It is a transfer deal which would have been laughed off by Manchester United fans all over the world if it was predicted 12 months ago.
A decade ago he was the boy wonder.
Now he is, in many peoples eyes, a washed up ex-England international, blighted by injury. His career was—before today—destined to fizzle out without a lot of fuss, before he retreats to the racecourses and stables of the English countryside for some hippo-logical respite.
Those people might be right. But they might not be.
Manchester United had to sign Michael Owen. This summer United look set to lose not only their narcissistic, hotpants wearing, Paris Hilton bedding winger Cristiano Ronaldo, but are also prepared for the loss of the dogged Carlos Tevez.
Those two players alone contributed 40 goals to the Red Devils title winning season in 2008/2009. Where is Ferguson going to replace that amount of goals from?
He has been linked with the likes of Franck Ribery and Sergio Aguero, and completed the signing of Antonio Valencia earlier in the week. But none of these players have the ability to compensate for around a third of United’s total goal tally last season.
Ribery has scored 20 goals from the wing in his two seasons at Bayern Munich—an average return for a playmaking winger. He’s also pledged his future to current employers Bayern Munich. That is, unless the offer to become a Galactico in Spain is extended to him.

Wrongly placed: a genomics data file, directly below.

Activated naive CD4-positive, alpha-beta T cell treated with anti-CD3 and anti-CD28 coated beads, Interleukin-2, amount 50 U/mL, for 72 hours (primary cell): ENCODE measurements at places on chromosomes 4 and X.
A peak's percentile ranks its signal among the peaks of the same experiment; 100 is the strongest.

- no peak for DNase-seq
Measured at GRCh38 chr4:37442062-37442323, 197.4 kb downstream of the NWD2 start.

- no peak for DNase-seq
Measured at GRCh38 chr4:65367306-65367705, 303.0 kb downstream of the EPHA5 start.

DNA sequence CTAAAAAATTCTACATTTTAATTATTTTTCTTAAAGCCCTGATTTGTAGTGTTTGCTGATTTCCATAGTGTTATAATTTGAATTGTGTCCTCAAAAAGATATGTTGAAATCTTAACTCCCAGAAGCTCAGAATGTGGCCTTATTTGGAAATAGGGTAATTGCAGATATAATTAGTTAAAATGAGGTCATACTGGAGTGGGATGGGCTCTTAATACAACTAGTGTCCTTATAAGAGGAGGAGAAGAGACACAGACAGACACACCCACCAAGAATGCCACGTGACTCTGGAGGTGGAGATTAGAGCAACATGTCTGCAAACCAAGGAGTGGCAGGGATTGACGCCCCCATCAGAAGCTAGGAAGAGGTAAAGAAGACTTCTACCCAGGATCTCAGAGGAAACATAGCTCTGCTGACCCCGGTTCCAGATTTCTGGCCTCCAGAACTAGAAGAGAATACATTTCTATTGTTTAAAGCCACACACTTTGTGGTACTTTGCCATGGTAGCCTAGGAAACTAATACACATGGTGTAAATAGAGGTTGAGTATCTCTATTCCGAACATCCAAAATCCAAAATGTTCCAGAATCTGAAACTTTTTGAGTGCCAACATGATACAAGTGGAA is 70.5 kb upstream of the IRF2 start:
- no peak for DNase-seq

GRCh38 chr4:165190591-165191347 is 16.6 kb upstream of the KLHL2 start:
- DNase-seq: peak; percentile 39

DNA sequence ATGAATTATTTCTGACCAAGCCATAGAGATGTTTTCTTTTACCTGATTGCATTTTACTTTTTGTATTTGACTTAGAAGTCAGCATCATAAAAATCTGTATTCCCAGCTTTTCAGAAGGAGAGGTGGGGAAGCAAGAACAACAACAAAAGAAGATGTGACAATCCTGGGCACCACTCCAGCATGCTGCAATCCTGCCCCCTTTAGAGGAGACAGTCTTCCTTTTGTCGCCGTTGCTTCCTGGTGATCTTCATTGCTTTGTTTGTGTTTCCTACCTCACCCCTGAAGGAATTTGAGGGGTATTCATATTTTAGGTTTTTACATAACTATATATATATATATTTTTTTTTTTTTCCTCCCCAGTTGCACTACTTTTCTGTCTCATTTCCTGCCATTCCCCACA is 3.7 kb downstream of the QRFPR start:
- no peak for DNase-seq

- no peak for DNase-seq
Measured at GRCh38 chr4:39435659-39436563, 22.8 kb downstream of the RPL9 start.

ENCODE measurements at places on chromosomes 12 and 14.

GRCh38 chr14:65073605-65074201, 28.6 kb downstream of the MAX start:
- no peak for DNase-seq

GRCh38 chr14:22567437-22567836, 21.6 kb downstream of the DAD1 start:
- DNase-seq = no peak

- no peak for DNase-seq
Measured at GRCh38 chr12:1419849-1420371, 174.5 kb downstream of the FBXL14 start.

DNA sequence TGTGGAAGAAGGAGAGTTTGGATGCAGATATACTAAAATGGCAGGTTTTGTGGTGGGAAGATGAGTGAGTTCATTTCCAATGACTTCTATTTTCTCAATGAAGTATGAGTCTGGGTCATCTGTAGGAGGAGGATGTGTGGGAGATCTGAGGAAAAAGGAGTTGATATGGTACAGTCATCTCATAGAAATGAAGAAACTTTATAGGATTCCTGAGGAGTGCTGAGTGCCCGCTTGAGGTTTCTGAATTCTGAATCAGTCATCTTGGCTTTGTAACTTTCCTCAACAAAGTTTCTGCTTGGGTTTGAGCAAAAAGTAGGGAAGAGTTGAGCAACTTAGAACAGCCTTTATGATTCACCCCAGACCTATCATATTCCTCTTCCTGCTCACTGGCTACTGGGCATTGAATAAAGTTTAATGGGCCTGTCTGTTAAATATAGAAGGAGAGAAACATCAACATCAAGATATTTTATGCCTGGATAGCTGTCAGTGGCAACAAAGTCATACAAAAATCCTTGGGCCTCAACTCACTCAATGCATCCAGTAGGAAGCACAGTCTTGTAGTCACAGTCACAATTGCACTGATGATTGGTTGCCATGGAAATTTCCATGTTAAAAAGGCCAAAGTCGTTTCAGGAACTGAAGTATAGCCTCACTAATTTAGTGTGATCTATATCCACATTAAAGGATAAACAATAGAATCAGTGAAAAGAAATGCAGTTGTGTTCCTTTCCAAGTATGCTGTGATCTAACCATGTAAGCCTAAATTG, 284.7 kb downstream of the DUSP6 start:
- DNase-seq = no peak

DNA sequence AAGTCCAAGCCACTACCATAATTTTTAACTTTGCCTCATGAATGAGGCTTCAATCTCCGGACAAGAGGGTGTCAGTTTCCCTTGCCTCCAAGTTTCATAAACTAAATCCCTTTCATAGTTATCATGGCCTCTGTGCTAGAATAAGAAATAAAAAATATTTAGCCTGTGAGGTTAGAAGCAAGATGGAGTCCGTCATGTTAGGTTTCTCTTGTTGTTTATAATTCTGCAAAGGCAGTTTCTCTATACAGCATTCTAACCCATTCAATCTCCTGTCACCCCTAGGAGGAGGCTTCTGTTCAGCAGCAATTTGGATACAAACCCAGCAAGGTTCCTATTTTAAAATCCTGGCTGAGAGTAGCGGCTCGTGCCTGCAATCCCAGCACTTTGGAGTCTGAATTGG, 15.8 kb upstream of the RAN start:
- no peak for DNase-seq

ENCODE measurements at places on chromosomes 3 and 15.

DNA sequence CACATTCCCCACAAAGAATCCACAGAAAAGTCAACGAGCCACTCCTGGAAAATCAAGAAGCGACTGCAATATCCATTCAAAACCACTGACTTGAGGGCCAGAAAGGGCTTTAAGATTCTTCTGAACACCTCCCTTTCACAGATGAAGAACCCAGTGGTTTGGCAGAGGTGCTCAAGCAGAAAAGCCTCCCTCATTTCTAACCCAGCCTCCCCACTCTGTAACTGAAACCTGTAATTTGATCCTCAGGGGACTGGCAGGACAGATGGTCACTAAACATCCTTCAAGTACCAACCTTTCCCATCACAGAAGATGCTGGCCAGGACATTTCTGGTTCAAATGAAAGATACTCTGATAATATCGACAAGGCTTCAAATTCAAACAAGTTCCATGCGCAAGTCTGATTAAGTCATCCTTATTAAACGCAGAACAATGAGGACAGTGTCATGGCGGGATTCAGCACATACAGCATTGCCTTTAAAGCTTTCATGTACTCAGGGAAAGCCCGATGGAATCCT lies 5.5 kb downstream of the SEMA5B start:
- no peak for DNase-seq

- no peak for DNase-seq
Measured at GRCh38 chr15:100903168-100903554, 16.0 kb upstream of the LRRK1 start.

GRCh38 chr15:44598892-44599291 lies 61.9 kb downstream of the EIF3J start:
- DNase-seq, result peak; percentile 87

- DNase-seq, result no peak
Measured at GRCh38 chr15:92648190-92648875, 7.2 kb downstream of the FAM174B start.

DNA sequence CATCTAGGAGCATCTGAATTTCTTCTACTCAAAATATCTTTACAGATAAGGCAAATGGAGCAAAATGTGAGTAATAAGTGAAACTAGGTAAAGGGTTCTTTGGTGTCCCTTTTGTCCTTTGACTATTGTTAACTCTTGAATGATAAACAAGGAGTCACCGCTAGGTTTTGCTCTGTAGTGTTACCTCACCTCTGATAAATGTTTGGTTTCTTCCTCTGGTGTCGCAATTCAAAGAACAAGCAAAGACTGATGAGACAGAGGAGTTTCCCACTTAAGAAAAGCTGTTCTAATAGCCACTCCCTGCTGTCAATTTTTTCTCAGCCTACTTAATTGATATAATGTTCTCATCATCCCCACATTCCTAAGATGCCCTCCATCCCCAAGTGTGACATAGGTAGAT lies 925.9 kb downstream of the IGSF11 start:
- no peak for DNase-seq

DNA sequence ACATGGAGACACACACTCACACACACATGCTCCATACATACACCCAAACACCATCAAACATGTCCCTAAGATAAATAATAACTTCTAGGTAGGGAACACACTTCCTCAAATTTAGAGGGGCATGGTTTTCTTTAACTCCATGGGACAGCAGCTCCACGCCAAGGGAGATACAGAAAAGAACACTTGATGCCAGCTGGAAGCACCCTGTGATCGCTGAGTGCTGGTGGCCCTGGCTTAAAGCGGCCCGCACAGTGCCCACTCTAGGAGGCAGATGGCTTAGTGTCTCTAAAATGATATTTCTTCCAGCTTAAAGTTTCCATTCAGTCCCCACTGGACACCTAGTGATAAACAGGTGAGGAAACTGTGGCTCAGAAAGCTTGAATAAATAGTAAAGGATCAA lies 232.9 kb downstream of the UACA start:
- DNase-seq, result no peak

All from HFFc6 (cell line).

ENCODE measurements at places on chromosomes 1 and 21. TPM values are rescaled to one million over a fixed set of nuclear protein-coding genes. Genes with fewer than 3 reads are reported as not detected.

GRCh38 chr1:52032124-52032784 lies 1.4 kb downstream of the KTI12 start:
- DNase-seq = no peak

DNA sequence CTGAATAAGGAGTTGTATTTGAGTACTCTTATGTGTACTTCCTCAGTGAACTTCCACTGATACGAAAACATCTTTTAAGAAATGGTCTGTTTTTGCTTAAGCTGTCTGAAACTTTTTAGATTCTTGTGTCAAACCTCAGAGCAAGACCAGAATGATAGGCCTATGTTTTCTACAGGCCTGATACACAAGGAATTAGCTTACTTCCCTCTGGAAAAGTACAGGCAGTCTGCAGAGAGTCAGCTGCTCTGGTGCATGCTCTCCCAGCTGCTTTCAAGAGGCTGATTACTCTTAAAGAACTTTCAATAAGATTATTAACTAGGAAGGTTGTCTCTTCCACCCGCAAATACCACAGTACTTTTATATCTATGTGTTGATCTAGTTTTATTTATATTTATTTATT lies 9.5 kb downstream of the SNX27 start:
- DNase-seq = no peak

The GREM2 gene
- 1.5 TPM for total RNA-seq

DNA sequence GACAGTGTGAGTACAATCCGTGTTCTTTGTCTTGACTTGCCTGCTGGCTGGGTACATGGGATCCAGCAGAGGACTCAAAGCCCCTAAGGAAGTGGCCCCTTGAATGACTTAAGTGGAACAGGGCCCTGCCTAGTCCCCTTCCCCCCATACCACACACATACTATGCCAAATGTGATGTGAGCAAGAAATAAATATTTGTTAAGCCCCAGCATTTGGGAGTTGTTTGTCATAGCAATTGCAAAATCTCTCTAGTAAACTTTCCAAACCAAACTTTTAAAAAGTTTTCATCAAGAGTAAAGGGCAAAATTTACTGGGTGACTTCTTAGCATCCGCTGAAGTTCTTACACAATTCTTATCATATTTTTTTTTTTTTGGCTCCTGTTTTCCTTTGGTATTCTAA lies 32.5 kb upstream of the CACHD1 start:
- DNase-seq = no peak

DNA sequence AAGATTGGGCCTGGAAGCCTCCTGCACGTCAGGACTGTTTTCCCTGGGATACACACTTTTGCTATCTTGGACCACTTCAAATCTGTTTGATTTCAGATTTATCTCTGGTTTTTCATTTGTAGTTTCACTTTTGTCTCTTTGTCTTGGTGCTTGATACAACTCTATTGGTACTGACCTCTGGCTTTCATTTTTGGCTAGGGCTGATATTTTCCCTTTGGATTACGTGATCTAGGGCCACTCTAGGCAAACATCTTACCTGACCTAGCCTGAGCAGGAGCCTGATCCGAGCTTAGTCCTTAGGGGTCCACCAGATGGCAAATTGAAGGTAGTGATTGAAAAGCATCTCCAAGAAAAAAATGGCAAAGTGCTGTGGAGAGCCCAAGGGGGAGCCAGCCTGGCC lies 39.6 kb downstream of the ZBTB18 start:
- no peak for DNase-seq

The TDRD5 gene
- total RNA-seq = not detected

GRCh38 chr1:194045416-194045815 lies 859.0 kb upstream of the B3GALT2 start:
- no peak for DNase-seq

Atletico Madrid’s Aguero had a successful La Liga season last time round, scoring 17 league goals. But if he was to make the switch to the northeast of England it would take him time to adjust to the more physically demanding Premier League. That is time that the Champions do not have.
Michael Owen has had an abundance of Premier League experience over the past decade and more, playing almost 300 games for Liverpool and Newcastle. He will take no time to settle in to a massive club like United.
He has constantly scored goals no matter where he plays his football. Contrary to popular belief, even Owen’s scoring record at Newcastle was decent—26 goals in 71 league appearances.
Couple that with his heroics at Liverpool (an amazing 216 games and 157 goals) and throw his 40 international goals into the bargain—it can’t be argued that Owen was capable of scoring 20 goals per season.
And that is the question. Owen was capable of such goalscoring feats: Is he still?
There were moments last season where he showed he could still cut it. There aren’t too many top quality strikers in the current market. Owen was/is undoubtedly one of them.
That is why Manchester United had to take a gamble.
Now, if he can just stay fit…